– Riley Bowman
“Honestly.. the cow, in the restaurant at the end of the universe.. because the cow accepts its fate, and embraces pleasing the consumer to its own end.. one of the most subtle allegories to humanity that I have ever seen. The humor and both negative and positive views of everything… Dirk Gently is insane… Ford Prefect is like a used car salesman and T.J. wrapped in one person… Arthur Dent is an unfortunate soul, driven by circumstances and just goes with the flow..”
-Adam Semon (Carrott)
“Teenage nerddom? I played an old, old text-based version of The Hitchhikers Guide game for computers by Infocomm at a friend’s house when I was like 11 or 12 and that introduced me to him. I found I liked his style of absurdist humor and read the rest.” On his favorite character:
“I always loved Marvin, he was the greatest. 37 times older than the universe itself.”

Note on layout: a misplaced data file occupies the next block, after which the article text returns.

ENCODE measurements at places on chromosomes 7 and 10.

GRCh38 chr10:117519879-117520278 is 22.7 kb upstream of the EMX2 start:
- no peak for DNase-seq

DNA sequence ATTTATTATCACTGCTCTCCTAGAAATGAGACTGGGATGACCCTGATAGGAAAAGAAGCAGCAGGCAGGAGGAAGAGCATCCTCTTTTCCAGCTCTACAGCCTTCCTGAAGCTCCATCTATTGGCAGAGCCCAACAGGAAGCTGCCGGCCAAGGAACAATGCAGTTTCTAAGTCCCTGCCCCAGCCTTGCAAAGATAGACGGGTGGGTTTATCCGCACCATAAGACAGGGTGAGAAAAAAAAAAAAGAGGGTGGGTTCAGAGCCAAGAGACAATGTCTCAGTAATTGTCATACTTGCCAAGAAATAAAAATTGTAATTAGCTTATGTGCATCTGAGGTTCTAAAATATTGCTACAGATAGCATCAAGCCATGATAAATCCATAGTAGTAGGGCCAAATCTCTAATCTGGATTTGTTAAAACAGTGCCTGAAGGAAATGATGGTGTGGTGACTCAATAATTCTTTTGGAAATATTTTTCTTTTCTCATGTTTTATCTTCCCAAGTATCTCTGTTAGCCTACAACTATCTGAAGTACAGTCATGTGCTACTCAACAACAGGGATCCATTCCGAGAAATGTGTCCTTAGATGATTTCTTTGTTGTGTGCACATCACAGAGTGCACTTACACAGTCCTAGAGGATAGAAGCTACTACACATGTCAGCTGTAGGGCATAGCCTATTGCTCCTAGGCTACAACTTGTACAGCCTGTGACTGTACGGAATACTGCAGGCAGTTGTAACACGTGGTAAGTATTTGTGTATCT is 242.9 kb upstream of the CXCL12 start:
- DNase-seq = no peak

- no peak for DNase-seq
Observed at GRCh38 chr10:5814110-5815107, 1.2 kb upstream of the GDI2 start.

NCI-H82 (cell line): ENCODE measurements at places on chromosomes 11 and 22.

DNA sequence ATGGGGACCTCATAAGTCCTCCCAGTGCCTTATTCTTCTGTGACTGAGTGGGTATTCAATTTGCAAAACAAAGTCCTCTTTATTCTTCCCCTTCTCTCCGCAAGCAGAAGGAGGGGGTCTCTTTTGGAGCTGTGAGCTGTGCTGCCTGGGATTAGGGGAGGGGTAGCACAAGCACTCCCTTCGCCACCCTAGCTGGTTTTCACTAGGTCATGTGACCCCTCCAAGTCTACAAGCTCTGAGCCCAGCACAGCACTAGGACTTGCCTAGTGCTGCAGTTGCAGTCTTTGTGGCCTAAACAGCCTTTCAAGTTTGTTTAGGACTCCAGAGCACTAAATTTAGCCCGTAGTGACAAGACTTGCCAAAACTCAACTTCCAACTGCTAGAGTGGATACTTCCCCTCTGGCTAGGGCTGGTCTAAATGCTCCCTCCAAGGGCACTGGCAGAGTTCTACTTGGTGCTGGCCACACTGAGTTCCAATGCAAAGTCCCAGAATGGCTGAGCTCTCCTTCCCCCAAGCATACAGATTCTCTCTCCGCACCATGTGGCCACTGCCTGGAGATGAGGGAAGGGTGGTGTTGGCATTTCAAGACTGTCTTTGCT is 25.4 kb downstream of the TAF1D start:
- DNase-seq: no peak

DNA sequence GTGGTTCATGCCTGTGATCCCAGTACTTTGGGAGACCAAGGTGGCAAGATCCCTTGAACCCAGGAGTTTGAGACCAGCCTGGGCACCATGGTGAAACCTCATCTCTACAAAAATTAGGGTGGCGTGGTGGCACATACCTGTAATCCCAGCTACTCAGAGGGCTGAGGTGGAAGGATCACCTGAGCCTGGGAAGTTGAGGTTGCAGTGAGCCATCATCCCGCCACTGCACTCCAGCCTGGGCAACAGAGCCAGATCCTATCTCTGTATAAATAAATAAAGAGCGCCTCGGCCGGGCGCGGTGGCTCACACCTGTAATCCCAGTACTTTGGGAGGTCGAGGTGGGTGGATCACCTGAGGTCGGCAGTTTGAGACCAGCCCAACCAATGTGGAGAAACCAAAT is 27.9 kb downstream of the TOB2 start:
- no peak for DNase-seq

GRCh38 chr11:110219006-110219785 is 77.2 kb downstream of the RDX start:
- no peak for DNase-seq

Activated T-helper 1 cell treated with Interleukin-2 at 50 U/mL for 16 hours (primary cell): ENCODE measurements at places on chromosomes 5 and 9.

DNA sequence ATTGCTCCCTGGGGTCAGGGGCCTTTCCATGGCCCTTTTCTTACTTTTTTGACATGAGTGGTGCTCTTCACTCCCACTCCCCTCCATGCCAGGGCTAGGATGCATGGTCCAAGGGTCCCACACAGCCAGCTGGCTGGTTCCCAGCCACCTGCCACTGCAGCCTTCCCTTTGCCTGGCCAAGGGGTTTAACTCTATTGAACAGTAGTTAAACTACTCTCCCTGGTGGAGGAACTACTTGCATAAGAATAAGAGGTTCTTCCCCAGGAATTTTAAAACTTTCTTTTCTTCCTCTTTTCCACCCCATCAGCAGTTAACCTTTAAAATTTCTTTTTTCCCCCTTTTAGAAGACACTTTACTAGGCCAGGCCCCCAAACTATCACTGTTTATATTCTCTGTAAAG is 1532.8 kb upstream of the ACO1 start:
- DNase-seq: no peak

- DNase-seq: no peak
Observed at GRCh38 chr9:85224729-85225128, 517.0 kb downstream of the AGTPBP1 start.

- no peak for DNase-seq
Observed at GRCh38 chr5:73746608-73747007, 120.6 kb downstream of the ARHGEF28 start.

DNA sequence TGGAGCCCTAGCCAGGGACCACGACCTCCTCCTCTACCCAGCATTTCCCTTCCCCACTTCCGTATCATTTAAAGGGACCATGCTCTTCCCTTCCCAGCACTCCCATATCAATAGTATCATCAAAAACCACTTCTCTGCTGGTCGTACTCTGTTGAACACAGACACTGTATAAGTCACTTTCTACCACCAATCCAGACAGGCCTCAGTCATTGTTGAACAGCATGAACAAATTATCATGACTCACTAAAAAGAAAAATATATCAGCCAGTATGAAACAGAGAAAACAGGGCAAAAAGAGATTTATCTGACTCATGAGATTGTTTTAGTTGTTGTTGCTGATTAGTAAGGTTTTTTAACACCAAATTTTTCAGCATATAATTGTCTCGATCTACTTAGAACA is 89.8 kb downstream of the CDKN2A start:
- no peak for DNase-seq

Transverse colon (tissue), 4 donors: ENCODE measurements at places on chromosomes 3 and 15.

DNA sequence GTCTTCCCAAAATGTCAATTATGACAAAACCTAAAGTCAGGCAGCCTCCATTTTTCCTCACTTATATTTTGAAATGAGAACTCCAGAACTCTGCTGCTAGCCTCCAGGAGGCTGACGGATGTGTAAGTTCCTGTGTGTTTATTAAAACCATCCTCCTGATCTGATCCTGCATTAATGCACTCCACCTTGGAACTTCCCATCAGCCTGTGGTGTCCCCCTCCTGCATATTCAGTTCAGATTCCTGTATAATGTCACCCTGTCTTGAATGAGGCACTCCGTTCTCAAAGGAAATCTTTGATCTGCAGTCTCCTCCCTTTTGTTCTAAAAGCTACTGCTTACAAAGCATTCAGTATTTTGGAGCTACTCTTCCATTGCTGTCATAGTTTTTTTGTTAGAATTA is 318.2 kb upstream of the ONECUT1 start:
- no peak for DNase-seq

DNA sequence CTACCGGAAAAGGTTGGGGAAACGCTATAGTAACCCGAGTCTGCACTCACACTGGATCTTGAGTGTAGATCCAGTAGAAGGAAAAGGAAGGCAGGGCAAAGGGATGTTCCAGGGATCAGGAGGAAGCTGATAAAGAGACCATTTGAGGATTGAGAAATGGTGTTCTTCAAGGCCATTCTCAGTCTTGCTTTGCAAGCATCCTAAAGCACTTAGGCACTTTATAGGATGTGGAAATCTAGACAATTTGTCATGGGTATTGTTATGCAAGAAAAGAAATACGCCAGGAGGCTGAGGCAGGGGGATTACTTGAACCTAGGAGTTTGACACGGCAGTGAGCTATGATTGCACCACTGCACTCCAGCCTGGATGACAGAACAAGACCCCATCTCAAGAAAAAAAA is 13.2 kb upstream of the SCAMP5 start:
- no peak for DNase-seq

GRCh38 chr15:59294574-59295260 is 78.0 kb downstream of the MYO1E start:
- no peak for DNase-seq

– Michael Board
To celebrate this great addition to Geek Culture I present to you a selection of cocktails.
The Babel Fish
- In a rocks glass with ice
- 1 oz Lemoncello
- 1 oz Reposado Tequila
- Fill with Energy Drink
The Babel fish is a small, bright yellow fish, which can be placed in someone’s ear for them to be able to hear any language translated into their first language. Ford Prefect puts one in Arthur Dent’s ear at the beginning of the story so that he can hear the Vogon speech.
- In a tall glass with ice
- 1 oz Cherry Vodka
- 1 oz Midori
- ½ oz Blue curacao
- Fill cranberry juice